• GDPR and opening data – One of the biggest issues surrounding making research data openly available is the protection of personal information. This workshop, delivered by the UK Data Archive, will discuss how the goal of openness can be balanced with the need for protection, particularly in the light of new and more stringent regulations.
  • On the Trail of Open Education Policy Co-creation – This workshop looks at developing policies which can be used to support open education and open science, considering different issues and contexts, and the various interested parties.

And close with a discussion on building open science communities, with UCL researchers Isabelle Van Der Vegt, Dr. Sandy Schumann, Dr. Ben Thomas, and Dr. Vaughan Bell.

This free event is open to all and is delivered by UCL Library Services with support from UCL Organisational Development.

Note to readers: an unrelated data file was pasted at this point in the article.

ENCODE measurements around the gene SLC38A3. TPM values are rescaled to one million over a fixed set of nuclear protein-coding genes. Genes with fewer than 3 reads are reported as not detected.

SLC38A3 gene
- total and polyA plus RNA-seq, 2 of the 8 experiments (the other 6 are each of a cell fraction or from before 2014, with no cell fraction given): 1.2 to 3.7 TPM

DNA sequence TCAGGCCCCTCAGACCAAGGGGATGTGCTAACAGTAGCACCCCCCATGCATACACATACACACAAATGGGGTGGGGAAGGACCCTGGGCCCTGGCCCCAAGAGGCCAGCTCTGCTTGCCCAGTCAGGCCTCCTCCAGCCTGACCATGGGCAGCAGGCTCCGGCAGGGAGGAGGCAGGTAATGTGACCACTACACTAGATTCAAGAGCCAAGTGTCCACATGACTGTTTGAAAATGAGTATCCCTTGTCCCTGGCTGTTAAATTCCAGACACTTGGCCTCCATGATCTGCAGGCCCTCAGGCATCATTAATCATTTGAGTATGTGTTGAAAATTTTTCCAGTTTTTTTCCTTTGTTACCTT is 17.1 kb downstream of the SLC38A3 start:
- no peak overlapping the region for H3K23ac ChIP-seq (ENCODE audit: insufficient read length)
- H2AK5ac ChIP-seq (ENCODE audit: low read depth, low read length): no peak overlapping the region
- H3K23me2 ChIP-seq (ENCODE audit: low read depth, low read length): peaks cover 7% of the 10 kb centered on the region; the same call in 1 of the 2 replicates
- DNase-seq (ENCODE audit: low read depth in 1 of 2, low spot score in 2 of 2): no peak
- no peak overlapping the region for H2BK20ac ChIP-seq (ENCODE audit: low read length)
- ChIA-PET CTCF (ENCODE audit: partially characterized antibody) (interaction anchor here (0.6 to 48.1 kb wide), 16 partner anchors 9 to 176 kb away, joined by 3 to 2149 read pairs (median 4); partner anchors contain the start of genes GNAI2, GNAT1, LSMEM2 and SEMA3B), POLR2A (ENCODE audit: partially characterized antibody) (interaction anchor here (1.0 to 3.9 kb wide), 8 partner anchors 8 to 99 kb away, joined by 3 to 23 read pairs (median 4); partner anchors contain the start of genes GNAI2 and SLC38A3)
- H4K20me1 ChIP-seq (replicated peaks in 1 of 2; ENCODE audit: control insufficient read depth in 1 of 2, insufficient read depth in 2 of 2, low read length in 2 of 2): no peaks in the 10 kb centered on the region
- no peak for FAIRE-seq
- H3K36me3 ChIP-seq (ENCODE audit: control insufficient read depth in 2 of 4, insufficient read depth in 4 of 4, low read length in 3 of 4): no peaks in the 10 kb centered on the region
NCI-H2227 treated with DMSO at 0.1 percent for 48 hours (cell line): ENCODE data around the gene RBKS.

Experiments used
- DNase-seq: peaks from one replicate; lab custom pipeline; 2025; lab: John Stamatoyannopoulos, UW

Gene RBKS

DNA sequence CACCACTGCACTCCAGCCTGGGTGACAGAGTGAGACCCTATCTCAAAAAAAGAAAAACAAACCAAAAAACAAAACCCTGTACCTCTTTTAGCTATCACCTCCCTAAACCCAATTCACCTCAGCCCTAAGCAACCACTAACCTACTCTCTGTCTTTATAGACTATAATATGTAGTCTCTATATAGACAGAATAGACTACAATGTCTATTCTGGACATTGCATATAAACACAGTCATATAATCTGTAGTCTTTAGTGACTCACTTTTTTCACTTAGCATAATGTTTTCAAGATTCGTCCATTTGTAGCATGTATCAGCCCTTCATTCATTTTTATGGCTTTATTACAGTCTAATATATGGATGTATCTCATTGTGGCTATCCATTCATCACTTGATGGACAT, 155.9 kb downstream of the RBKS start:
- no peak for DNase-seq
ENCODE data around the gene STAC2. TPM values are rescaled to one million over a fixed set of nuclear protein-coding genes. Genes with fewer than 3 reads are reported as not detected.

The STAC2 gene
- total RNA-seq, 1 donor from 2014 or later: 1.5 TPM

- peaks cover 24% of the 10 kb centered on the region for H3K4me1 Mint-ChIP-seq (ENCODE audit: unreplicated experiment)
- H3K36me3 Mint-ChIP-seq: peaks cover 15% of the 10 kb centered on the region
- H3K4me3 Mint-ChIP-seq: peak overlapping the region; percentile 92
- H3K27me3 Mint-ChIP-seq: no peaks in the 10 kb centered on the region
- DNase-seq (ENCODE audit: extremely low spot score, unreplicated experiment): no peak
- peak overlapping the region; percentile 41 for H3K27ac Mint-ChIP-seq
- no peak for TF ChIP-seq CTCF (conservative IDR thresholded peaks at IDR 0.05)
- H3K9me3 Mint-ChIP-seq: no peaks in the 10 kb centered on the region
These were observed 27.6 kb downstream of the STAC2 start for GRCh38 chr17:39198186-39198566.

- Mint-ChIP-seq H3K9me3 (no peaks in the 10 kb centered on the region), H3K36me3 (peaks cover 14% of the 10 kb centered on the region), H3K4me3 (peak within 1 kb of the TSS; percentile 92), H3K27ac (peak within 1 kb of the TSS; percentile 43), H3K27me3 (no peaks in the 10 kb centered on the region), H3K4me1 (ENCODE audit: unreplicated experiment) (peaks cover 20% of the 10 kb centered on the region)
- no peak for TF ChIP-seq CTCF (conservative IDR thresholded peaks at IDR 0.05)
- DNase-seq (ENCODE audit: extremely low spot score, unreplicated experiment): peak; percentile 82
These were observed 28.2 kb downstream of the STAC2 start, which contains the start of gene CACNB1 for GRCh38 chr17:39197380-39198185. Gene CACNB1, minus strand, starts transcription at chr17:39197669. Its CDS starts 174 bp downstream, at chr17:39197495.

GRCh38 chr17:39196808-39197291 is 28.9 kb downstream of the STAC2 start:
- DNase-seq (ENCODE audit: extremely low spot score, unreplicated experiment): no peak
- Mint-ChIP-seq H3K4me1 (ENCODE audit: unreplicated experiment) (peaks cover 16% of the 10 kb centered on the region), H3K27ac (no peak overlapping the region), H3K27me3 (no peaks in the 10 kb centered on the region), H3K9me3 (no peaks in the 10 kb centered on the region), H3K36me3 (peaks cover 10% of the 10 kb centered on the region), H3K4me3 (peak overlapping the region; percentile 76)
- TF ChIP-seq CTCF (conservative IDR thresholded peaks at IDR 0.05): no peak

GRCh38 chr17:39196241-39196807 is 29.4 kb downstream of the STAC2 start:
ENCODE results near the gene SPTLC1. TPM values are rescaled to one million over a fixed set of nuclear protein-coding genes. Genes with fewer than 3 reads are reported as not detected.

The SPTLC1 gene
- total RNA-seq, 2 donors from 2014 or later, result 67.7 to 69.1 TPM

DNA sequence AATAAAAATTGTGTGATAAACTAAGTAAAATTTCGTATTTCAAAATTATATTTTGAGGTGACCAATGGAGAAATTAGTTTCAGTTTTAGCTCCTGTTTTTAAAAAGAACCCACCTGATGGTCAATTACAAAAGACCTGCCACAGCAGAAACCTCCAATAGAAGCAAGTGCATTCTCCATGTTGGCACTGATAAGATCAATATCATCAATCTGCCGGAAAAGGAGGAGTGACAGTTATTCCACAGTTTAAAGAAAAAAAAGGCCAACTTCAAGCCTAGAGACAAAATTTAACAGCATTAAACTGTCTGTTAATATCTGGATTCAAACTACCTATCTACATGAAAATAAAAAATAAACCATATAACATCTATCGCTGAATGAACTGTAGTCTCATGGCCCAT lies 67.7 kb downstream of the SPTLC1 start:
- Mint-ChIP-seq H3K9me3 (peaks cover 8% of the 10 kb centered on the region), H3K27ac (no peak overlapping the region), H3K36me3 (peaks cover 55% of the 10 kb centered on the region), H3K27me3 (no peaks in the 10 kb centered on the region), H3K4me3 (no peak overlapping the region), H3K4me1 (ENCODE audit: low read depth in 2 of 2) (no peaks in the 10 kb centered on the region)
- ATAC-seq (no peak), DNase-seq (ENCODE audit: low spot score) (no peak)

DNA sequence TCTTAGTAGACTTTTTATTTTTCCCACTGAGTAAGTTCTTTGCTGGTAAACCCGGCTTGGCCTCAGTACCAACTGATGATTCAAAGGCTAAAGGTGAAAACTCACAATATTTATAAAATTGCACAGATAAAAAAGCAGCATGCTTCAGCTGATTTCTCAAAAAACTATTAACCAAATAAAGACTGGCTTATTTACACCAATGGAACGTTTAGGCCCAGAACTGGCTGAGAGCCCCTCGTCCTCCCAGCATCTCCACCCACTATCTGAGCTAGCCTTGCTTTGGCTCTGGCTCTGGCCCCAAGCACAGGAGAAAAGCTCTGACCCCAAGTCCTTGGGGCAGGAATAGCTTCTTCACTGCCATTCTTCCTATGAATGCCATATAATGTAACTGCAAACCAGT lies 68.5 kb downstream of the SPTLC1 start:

You can register via Eventbrite here.

For any questions please contact lib-researchsupport@ucl.ac.uk

FORCE11 – reflections on afternoon workshops

Patrycja ABarczynska24 August 2018

This summer saw the second FORCE 11 Scholarly Communication Institute (FSCI) held at the University of California, San Diego, which I had an amazing opportunity to attend. Participants of the FORCE 11 summer camp selected three courses from an extensive course list; morning classes ran through the whole week, afternoon ones took place over two days.

Open South: The Open Science Experience in Latin America and the Caribbean

For my first afternoon course, held on Monday and Tuesday, I attended the workshop Open South: The Open Science Experience in Latin America and the Caribbean, which was taught by a group of librarians and researchers: Gimena del Rio Riande, Researcher from Instituto de Investigaciones Bibliográficas y Crítica Textual (IIBICRIT), April M. Hathcock, Scholarly Communication Librarian from New York University, Wouter Schallier, Director of Hernán Santa Cruz Library and Daniel O’Donnell, Professor of English at University of Lethbridge, Canada.